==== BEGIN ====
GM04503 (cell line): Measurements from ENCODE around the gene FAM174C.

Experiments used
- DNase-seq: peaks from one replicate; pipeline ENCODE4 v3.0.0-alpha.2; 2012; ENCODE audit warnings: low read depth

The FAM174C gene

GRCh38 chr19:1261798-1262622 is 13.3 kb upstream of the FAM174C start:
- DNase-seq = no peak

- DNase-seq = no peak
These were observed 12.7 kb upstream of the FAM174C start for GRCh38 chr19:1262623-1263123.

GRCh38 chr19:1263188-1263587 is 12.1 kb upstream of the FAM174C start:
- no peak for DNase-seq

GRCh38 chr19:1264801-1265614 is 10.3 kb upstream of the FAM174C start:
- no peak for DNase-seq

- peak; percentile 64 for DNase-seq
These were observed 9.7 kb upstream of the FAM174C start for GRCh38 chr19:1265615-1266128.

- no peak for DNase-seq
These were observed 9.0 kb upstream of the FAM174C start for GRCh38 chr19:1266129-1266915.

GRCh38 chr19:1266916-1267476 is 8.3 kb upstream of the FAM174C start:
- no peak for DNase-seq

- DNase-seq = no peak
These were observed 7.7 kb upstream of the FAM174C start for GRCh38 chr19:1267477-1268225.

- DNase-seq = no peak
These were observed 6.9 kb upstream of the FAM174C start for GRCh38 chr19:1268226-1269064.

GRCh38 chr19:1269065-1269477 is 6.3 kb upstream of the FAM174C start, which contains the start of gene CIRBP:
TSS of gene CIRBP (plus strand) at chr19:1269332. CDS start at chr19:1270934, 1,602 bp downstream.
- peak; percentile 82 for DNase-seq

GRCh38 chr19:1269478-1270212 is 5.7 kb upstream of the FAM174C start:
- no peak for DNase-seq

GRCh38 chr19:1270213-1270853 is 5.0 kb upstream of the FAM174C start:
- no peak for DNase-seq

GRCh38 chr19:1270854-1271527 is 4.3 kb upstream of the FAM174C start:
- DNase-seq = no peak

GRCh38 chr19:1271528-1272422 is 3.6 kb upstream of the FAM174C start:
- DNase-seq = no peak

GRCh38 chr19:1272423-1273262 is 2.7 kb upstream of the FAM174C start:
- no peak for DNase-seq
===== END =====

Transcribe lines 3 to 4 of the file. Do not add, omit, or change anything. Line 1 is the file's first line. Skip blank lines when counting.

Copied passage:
- DNase-seq: peaks from one replicate; pipeline ENCODE4 v3.0.0-alpha.2; 2012; ENCODE audit warnings: low read depth

The FAM174C gene